How tenacious can love be if it is not based on need? Isn’t it our need to avoid some overwhelming sense of loss that motivates us to persevere in the midst of miserable relationships? Whenever you see humans hanging on in the face of some intense misery, it’s because they’ve found some prize within that misery that they’ve decided they cannot live without. Maybe he does smack her around, but at least he puts a roof over her head and provides for her material needs. Maybe she does nag him to death, but it’s better than being alone. Yet when we look at how God treats us, we don’t find this kind of doormat tolerance anywhere in the mix. To God, our lives on earth are a mere blip on the eternal timeline. That one little blip is all the time He gives us to submit to Him, and if we don’t rush to align with His demands, He hurls us into Hell (see The Illusion of God’s Long-Suffering Patience). God’s utter lack of dependency on us is clearly communicated by the high He gets off of eternally tormenting those who defy Him. If God needed us to like Him or worship Him, as some imply that He does, Hell would not exist.
In the Church, there’s a popular theory that “God is Love, and Love must have a target to focus on. That’s why God created us–because He needed creatures to love.” The same people who promote this theory try to say that God is only Love, and then they go on to paint ridiculous pictures of Jesus weeping over the thought of souls ending up in Hell. Well, no, if we read our Bibles, we’ll discover that Jesus doesn’t weep, He rejoices. Hell is not a bummer for our Gods, it’s a fabulously satisfying idea. So is Heaven. Our Creators thoroughly delight in both blessing and cursing us. The fact that They have arranged for the majority of the human creation to end up on the nasty side of eternity is a very intriguing mystery to ponder, and one which really underscores how much our Gods don’t feel compelled to bless us.
Now we didn’t have to know the specifics about Hell ahead of time, nor did we have to know that most of us will end up there. Our Gods could have just told us that defying Them would result in misery and left it at that. By choosing to give us more details, They have made it exceptionally clear that They are quite comfortable with treating us like Their hated enemies. Knowing this puts quite a different spin on Their choice to love us. We realize that They do not feel compelled to love us, nor do They feel at all lacking if They don’t. Yet within the context of this total freedom, we find Them voluntarily choosing not just to love us, but to love us to a degree that absolutely astounds us.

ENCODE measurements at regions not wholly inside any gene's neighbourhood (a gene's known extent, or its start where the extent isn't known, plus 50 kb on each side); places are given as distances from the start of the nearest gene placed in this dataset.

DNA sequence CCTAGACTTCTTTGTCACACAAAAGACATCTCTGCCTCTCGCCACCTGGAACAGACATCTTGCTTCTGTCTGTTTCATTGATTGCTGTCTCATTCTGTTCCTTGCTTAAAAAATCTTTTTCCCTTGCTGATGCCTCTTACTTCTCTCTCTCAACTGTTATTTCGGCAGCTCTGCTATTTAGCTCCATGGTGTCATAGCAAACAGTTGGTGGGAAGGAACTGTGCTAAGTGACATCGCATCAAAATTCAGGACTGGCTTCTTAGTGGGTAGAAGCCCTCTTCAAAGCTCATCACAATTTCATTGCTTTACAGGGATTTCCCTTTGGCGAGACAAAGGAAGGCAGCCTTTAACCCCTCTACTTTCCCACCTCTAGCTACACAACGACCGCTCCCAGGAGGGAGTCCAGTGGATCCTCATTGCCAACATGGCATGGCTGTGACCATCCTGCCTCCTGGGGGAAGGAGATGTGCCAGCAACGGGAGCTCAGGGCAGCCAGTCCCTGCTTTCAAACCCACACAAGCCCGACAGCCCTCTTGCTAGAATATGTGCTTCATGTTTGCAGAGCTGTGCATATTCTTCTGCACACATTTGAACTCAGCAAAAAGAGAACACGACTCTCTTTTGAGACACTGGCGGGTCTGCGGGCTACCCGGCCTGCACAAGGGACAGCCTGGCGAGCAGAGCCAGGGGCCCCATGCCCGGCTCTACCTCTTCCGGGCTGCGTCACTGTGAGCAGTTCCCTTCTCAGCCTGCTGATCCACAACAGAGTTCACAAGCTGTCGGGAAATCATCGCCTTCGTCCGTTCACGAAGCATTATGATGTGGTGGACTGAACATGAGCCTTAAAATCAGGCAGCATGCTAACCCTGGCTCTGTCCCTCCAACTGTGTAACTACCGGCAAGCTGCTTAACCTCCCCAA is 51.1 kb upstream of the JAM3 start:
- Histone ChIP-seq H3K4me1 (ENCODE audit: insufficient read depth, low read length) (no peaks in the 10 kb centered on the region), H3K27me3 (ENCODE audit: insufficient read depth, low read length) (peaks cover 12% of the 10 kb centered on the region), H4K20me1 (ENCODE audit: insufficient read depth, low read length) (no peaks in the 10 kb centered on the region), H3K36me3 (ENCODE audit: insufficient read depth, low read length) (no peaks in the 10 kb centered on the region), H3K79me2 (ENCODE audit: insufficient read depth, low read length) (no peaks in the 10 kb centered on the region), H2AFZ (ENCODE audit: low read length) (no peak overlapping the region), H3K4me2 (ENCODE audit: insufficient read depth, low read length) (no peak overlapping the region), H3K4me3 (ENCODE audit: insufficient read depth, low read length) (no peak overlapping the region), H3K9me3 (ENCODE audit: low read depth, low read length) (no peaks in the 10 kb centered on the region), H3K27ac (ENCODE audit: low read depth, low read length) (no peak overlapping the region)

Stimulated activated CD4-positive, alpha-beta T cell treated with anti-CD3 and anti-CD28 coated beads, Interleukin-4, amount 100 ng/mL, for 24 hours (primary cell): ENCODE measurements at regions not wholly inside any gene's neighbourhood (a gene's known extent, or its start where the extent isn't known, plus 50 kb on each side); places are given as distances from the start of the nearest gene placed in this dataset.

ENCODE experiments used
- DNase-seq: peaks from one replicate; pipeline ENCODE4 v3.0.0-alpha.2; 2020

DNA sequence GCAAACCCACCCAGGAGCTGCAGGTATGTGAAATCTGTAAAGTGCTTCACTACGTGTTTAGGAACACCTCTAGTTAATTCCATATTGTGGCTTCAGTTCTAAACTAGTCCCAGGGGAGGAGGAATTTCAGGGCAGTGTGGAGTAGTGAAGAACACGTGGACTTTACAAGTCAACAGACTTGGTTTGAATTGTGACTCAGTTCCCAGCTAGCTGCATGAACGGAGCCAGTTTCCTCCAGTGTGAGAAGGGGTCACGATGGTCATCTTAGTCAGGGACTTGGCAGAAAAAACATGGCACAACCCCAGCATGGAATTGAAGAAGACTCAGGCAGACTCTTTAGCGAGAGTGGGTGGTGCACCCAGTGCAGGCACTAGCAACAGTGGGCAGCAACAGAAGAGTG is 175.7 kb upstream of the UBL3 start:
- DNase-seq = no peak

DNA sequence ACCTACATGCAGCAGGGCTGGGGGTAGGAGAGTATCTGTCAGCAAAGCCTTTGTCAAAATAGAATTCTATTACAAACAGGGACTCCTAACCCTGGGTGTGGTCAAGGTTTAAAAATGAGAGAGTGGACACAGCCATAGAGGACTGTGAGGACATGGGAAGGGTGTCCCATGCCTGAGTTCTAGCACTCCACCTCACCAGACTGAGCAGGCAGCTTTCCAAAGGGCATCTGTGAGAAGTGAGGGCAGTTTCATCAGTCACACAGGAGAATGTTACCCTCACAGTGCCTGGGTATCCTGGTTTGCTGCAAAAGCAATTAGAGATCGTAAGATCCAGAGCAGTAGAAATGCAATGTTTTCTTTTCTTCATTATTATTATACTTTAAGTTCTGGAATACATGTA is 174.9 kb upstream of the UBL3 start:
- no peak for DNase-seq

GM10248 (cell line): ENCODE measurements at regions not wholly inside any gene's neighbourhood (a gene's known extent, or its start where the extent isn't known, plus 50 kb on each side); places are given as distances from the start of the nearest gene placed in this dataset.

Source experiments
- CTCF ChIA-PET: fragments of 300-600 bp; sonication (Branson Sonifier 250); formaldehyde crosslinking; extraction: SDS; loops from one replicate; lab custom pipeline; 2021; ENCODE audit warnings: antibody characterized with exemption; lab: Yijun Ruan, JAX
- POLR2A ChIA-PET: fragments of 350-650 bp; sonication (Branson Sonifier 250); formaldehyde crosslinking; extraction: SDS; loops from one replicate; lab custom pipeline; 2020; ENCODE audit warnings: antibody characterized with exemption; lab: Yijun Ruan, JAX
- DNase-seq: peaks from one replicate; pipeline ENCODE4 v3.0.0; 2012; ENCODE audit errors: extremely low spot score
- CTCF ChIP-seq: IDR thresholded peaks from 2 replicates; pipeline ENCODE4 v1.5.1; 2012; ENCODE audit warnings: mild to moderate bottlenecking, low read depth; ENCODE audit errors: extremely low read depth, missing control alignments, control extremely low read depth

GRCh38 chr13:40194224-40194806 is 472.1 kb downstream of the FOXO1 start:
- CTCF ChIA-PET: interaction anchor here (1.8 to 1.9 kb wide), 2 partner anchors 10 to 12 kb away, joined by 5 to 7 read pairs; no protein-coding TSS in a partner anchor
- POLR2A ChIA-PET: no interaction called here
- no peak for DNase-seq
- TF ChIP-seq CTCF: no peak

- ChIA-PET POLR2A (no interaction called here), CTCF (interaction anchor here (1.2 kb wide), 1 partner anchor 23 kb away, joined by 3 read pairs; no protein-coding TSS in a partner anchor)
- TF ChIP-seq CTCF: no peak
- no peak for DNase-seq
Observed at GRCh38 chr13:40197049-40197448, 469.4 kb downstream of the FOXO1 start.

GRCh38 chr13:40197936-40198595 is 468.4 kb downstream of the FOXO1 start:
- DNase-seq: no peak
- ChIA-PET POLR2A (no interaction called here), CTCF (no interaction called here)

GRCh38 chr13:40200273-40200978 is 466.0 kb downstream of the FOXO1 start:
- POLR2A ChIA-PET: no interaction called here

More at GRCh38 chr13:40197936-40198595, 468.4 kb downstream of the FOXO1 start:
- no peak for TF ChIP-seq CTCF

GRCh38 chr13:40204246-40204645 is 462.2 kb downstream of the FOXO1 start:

No human on earth comes anywhere close to caring about us as much us as our Gods do. No one focuses on us as intently as They do, no one takes such delight in arranging every nuance of our day. There is no one on the planet who you’d want to spend every waking minute with, yet our Gods boast of how They are always with us. And then there is this strange way in which They welcome each and every one of us with equal enthusiasm. The molester, the pastor, the Nazi, the missionary, the murderer, the doctor–when we come to Them on Their terms, They welcome us all with equal enthusiasm. It doesn’t matter what we’ve done or failed to do. It doesn’t matter how broken, guilt-ridden, or tormented we are. If we want to be accepted by Them, They make it so easy. No one is excluded. No one is cast out. No one is told that he doesn’t make the cut. Our Gods go trolling through the most depraved depths of the human race and eagerly snatch up every soul who will turn to Them. Then They go hunting among those of us who seem to have it all together and embrace us just as tightly. No one is overlooked, no one is ignored, no one fails to receive an invitation to come. What are we to make of these Creators who are currently sustaining zillions upon zillions of worlds and creatures, yet They put such importance on pursuing a personal relationship with each and every one of us? There’s no way to make logical sense out of love like this–there’s only realizing how nonsensical it is and deciding that you’re being a fool to keep resisting its great power. We desperately need to be loved by our Makers, and They offer us oceans of that love in return for sincere submission to Their Authority. Who can refuse such an offer?
The best earthly analogy we can come up with for justifying why our Gods love us so intently is that of a new mother being presented with the child she’s been eagerly anticipating for nine months. It’s a child she wanted, a child she chose to conceive, and a child whose development she has been eagerly witnessing for nearly a year. Then the moment comes when the doctor places the baby in her arms. What words can describe the love that fills the mother’s heart in that moment? If you were to ask her to explain why she feels so deeply bonded to this tiny, needy creature who she’s only just met in person, she would simply say, “Because he’s mine.” It is the same with us and our three glorious Lords. We all belong to Them. We were each conceived of by Them, created by Them, and brought to life by Their own free will. So when you ask Yahweh, Jesus, or the Holy Spirit to justify His love for you, His answer will be simple. “I love you because you are Mine.” As far as They are concerned, no further justification is needed.